Big brains for the police

Summary:The Los Angeles Sheriff's Department is experimenting with a squad-car-mounted image processing system that detects and reads license plates, then matches them against a list of stolen cars' plate numbers. During one night of testing, four squad cars automatically looked up more than 12,000 plates, which resulted in seven recovered cars and three arrests.

The Los Angeles Sheriff's Department is experimenting with a squad-car-mounted image processing system that detects and reads license plates, then matches them against a list of stolen cars' plate numbers. During one night of testing, four squad cars automatically looked up more than 12,000 plates, which resulted in seven recovered cars and three arrests.

So what?

You've got to feel for criminals who suddenly find themselves up against cops with vastly improved processing power--in effect, a brain that can memorize and instantly retrieve thousands of license plate numbers. It's only a matter of time before these systems are mounted at intersections (integrated, perhaps, with photographic speed traps)--tailpipe sniffers that detect unacceptable emissions will arrive shortly after that. Something similar is in the works to help police officers recognize faces, and I have no doubt that pheromone-based systems that use amplifying prosthetic noses to detect guilt are being developed by cheerful researchers.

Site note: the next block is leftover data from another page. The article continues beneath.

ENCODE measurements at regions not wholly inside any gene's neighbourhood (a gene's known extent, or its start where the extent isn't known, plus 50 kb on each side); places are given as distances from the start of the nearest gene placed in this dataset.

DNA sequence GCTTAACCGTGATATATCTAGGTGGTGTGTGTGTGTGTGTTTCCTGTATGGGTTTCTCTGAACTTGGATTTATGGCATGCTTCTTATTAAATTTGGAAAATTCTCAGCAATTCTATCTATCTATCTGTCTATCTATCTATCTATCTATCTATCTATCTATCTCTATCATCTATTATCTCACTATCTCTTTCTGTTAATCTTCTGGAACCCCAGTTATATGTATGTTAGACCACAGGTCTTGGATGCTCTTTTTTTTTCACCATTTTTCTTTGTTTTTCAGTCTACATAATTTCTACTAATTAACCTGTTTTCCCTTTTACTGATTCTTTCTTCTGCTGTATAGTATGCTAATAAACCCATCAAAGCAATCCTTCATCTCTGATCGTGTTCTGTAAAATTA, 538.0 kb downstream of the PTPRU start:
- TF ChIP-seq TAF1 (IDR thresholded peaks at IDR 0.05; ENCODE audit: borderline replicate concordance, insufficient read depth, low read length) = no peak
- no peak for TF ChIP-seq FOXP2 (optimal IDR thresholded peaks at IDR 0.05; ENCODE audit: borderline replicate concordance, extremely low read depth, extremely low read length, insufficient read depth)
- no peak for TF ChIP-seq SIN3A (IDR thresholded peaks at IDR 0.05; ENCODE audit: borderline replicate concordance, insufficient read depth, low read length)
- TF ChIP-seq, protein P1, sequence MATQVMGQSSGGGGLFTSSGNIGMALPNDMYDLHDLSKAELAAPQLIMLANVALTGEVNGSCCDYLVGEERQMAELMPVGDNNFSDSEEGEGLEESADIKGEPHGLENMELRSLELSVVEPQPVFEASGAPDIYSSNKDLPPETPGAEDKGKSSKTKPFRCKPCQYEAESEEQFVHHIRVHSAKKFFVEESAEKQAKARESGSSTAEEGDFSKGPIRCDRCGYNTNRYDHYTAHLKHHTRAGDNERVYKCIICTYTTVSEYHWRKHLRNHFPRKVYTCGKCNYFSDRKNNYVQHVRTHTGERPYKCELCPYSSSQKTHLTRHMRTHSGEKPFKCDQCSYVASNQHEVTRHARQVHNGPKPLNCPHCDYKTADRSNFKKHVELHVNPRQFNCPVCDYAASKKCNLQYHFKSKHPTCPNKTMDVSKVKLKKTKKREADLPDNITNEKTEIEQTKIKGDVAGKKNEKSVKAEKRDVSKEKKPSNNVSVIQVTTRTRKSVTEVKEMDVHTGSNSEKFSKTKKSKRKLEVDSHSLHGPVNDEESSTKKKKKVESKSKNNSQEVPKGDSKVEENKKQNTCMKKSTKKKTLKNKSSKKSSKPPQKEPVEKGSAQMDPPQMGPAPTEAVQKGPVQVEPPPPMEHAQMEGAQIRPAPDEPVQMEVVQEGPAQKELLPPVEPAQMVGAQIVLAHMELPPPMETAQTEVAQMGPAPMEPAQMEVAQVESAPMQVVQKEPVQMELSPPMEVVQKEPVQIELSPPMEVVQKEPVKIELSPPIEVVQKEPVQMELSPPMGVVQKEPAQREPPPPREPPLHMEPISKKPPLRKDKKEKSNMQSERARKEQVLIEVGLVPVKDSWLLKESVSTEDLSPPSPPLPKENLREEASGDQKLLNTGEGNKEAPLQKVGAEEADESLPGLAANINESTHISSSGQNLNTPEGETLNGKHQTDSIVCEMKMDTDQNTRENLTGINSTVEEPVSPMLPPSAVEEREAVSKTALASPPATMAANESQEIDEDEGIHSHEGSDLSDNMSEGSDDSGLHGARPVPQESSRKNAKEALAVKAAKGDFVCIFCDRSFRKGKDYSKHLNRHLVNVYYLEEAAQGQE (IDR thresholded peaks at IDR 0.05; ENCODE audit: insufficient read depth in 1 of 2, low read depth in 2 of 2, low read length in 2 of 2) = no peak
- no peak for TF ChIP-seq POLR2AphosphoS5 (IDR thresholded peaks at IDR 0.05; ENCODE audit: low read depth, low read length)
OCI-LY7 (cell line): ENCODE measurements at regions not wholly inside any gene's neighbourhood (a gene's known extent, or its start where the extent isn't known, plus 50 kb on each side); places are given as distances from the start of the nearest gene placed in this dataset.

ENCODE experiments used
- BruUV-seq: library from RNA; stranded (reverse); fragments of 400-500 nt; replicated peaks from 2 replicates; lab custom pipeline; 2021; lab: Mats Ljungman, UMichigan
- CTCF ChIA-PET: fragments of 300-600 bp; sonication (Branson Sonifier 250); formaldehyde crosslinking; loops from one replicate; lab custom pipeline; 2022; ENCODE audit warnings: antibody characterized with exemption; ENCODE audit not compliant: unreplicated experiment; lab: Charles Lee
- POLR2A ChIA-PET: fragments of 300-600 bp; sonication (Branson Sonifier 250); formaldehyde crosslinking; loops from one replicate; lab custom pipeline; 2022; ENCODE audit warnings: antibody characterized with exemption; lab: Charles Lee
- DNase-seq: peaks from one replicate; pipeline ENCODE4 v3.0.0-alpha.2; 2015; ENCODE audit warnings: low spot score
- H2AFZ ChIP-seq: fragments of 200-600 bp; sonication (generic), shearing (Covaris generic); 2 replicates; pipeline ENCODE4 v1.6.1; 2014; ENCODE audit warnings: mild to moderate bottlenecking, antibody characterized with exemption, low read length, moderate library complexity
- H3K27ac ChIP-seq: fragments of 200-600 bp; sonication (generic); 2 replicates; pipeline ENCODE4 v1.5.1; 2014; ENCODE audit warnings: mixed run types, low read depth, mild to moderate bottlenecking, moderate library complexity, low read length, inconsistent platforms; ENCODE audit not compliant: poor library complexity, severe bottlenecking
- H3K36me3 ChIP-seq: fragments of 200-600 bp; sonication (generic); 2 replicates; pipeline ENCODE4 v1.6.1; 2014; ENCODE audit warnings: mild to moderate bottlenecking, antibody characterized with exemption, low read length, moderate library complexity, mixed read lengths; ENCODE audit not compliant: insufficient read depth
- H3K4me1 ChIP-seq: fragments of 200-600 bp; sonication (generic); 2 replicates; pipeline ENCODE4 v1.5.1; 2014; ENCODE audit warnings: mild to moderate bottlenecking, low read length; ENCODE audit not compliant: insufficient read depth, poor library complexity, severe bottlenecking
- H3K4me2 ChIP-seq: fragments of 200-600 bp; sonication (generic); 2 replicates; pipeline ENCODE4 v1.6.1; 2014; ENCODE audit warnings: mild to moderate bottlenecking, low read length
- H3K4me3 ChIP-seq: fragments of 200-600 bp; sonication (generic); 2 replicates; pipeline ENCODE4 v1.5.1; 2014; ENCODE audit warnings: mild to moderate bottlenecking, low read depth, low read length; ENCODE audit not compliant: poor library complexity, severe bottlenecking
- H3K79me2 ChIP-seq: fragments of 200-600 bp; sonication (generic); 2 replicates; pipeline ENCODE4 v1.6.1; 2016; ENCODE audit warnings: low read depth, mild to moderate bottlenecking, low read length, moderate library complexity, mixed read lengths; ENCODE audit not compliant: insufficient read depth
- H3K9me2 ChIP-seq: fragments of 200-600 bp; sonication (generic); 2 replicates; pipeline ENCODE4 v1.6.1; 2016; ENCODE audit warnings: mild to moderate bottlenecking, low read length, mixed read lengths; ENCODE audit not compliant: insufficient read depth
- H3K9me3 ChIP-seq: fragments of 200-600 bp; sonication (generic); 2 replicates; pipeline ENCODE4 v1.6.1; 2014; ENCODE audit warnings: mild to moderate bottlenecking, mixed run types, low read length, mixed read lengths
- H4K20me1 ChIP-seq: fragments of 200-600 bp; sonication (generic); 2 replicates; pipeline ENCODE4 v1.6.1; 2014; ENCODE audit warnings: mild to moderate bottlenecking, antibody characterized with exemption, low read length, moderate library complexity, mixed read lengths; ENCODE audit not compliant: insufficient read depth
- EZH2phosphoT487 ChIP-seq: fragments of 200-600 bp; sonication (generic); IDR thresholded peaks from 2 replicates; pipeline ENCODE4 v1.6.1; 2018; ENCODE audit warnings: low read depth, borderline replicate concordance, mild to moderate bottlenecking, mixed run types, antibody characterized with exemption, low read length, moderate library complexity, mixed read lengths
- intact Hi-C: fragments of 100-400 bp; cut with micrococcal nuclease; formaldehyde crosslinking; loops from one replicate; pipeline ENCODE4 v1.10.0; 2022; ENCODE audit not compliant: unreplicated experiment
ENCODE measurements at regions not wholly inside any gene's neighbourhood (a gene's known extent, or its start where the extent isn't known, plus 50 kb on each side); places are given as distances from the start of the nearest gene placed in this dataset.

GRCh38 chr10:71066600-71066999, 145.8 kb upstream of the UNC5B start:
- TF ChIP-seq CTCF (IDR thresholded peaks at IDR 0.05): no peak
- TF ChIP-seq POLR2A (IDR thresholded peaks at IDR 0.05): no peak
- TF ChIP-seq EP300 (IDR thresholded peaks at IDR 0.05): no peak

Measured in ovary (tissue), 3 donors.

In short, the civil authorities seem poised to have unprecedented powers of investigation at their disposal--ironically without, technically, invading your privacy at all: license plates, tailpipes, and faces are all clearly in the public domain. The world is becoming a very different place...between this and rap "music," I'm tempted to join a soybean commune somewhere out in Montana. I'll see if they have room for you, too.

Topics: Legal

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